How did a boy from a small town in Manitoba become a triple threat on the verge of stardom?
For twenty-four year old, Tyrell Witherspoon the answer is hard work, a good support system and surrounding yourself with people who believe in you and are doing the same things as you.
Tyrell has been performing all his life, in fact he can’t remember a time when he wasn’t performing. Growing up, Tyrell performed in church choir and a touring violin group “The Fantasy Fiddlers”, giving him early tastes of public performing. He comes from a family of performers, his father was a musician and performer while mother was a renowned piano teacher. Obviously performing parents were supportive of his foray into the entertainment business but Tyrell credits his construction contractor brother as being one of his biggest cheerleaders, helping keep him focused on pursuing his dream.
Out of high school, he set about studying, developing and sharing his craft, first in Brandon then Winnipeg, Manitoba. Inspired by local dance studio owners and mentors who set their minds to following and building their dream, Tyrell developed a driven work ethic in pursuit of his own dreams. The drive paid off with work in theatre and choreography around Winnipeg and onboard Royal Caribbean Cruise Ships and appearances on CBC’s Triple Sensation and CTV’s So You Think You Can Dance Canada.
After a few years, Tyrell was ready for the next chapter in his career, with the encouragement of a strong support system in Winnipeg, he made a move west to Vancouver. In Vancouver, he has worked hard to make a name for himself, attending auditions while continuing to study and grow his skills and reputation. This paid off when he landed a recurring dance roll on the CW show, Hellcats. From there he’s been able to make more contacts and expand his dance resume, appearing onstage and in music videos for artists like Elise Estrada and These Kids Wear Crowns.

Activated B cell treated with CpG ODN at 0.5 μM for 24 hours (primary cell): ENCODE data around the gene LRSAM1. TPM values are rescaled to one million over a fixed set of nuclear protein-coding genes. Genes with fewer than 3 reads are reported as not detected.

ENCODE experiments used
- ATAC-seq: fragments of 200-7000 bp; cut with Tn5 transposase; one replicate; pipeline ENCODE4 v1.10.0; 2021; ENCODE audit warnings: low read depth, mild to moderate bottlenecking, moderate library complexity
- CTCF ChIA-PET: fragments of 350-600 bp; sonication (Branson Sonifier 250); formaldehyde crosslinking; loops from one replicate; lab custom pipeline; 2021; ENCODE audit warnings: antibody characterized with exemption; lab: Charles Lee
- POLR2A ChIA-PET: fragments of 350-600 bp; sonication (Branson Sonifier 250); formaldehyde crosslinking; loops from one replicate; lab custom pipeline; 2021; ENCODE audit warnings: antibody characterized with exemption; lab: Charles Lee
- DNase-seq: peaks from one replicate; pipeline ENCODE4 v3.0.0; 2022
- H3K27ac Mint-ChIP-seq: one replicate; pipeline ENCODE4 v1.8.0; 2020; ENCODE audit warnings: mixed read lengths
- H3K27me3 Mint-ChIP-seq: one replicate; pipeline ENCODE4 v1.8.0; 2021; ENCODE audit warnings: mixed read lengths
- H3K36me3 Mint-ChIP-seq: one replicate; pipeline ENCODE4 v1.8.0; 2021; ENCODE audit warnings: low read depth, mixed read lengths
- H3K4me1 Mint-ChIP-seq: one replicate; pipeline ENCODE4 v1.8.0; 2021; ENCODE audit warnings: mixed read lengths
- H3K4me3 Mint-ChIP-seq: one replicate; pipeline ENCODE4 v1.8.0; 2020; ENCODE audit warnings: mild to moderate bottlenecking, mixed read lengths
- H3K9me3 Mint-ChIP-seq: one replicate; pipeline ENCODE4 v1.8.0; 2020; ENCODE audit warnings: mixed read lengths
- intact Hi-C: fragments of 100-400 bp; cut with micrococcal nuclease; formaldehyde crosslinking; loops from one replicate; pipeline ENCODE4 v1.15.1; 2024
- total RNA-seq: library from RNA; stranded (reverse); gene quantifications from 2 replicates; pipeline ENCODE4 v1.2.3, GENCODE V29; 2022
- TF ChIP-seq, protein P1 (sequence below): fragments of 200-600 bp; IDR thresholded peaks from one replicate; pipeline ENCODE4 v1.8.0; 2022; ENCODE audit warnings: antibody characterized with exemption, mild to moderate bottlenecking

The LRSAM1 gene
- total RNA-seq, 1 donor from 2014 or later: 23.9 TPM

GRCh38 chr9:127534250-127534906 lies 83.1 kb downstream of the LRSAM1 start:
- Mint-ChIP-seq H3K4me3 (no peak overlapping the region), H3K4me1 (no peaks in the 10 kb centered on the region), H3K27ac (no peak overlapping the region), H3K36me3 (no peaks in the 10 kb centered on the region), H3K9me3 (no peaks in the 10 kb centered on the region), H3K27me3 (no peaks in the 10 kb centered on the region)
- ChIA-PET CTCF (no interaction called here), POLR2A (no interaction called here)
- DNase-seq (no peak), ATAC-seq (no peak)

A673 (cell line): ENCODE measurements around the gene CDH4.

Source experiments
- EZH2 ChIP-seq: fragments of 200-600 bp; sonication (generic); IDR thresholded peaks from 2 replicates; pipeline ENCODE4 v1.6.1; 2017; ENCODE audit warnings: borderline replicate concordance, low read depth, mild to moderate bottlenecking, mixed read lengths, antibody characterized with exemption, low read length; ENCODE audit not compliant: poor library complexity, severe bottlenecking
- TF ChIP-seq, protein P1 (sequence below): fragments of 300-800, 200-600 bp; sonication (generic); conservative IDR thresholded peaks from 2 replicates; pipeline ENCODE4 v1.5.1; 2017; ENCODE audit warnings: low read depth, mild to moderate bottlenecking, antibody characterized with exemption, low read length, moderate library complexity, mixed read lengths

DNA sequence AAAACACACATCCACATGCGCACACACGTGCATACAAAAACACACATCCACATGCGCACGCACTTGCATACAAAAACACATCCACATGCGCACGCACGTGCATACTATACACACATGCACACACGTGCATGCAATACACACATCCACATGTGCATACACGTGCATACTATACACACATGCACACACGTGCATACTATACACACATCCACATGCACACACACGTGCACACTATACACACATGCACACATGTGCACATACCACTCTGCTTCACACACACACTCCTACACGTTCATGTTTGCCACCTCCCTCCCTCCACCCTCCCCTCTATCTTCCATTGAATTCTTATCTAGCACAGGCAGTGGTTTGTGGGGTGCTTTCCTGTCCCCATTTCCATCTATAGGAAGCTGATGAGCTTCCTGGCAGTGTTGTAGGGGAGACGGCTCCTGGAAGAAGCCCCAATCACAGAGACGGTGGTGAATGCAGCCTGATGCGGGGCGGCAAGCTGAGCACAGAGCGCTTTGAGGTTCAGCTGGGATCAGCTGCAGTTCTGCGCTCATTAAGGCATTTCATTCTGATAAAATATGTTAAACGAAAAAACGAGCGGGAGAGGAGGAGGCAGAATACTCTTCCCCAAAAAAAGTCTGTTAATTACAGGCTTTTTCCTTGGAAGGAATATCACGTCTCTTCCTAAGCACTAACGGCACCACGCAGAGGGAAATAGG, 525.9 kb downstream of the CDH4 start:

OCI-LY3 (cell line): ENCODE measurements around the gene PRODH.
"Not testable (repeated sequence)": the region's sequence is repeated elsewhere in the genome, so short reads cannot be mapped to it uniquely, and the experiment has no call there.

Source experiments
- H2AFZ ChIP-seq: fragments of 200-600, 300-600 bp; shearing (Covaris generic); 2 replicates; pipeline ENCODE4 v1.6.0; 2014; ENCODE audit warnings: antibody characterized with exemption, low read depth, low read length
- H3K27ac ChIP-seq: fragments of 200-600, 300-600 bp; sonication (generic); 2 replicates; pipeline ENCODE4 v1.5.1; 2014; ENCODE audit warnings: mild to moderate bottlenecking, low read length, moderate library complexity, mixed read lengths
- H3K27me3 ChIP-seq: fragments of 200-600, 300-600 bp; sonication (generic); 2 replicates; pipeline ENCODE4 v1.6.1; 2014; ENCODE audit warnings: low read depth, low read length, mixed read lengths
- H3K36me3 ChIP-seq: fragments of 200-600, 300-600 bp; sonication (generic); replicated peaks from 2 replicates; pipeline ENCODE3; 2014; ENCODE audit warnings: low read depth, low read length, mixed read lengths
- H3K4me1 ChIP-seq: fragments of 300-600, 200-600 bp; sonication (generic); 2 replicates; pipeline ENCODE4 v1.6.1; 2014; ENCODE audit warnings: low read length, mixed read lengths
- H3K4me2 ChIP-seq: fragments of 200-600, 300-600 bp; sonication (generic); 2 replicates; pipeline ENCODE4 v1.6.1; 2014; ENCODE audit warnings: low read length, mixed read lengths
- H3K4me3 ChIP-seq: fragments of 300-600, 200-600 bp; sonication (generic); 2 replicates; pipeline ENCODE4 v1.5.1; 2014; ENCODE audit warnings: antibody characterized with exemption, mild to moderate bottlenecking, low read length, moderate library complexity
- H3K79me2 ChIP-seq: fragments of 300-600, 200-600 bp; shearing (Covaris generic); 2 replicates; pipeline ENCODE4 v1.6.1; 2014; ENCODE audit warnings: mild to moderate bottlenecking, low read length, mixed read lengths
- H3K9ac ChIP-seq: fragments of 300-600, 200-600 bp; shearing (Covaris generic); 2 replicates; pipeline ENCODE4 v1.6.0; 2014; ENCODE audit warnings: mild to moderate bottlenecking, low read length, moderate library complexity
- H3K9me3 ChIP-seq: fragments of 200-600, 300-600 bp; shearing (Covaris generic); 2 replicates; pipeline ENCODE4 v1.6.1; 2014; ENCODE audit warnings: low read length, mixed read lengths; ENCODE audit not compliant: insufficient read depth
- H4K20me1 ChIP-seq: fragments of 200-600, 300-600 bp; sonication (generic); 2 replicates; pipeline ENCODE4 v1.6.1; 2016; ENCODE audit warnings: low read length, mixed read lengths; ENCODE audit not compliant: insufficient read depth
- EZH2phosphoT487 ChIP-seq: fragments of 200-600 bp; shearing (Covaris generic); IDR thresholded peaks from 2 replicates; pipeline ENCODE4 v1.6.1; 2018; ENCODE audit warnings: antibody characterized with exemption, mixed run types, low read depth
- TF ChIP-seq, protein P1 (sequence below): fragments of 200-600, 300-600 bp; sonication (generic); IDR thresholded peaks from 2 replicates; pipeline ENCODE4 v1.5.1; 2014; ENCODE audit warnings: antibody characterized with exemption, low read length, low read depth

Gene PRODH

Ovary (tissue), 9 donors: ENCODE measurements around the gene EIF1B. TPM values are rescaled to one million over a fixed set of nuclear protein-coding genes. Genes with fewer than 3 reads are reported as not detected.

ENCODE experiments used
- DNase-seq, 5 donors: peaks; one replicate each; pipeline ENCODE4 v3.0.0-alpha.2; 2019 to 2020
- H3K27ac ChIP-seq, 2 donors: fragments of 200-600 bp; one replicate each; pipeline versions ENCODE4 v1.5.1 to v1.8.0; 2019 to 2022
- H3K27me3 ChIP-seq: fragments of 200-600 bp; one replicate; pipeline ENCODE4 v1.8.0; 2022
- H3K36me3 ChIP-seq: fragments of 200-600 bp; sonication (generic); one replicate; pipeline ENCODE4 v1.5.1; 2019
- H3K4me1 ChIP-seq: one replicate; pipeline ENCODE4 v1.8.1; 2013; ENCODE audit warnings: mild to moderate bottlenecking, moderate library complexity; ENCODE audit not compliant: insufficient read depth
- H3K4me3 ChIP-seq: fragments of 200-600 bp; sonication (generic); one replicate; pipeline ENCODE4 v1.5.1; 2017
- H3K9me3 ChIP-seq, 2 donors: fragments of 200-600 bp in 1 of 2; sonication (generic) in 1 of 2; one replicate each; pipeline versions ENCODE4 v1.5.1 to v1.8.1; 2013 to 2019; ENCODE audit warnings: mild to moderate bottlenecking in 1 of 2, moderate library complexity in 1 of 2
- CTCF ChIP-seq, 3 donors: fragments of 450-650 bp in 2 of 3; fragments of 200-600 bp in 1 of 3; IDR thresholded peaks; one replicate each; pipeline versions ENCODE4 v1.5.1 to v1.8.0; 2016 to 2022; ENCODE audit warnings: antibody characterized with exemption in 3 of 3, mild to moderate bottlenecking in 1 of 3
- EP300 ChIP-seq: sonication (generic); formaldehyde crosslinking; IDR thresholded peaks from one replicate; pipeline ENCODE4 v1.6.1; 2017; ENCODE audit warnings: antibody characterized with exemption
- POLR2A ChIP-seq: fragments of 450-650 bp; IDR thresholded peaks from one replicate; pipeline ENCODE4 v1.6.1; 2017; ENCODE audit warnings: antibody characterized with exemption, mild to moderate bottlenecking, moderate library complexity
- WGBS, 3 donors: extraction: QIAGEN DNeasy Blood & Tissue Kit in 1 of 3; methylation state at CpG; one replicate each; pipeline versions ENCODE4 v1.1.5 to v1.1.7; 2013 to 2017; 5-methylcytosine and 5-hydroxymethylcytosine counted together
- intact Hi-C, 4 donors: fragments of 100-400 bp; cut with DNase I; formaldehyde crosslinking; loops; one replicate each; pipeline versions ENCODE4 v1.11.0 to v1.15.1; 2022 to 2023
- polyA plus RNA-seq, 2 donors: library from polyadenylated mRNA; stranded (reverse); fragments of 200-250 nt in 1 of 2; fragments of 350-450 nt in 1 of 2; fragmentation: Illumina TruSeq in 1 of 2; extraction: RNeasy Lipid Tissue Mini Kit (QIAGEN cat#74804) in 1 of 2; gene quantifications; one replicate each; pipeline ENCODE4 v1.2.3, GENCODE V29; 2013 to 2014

These contacts lead to yet another page in the story, he’s been writing music for years and got to present it to some industry heavyweights who gave him the advice and encouragement to move from “Tyrell the Dancer” to “Tyrell the Artist”. The first step was the March release of his debut single “Letting Go” on iTunes with a video and second single following in May. A five track EP is nearly complete and will drop in late June with four self-penned songs and one cover. With varying styles and genres the EP tell the story of his life over the last five years, personal experiences and feelings that have made him the man he is today
In this age of YouTube and viral internet sensations, when asked what will set him apart from the ‘Rebecca Blacks’ of the day, Witherspoon says his music is “real songs about real things” and adds “I want to make sure that my music is about me and my story”. In conversation with him, one gets the feeling that this is not just a mantra about his career but how he lives his life. A well-rounded, observant individual with a depth of knowledge and skills is what will set him apart from the field of one hit web wonders. A good example of his work ethic and determination to make the music as good as possible shows in his answer to “Who would be your dream collaboration?” instead of answering Lady Gaga or some other mega-artist of the moment, who would definitely sell records, Tyrell looks to furthering ‘his’ sound and would like to work with Grammy-winning production team Stargate. Attention to all aspects of his product, whether his singing, acting or dancing, will serve him well to ensure career longevity.
Up next for Tyrell, in his quest to move from backup dancer to centre stage, will be performances around Vancouver throughout the summer and coming soon in front of his largest audience as a singer at Winnipeg Pride, opening for the legendary Martha Wash. If you don’t want to wait to listen to the Tyrell sound live, download the single Letting Go now from iTunes and watch for the EP to drop soon. To find more on when he’ll be performing near you, follow him on Twitter or tyrellwitherspoon.com
Originally published in Kenton Magazine reprinted with permission
Photo Credits: Patty Boge (Off The Page Photography) and Matthew Kristjan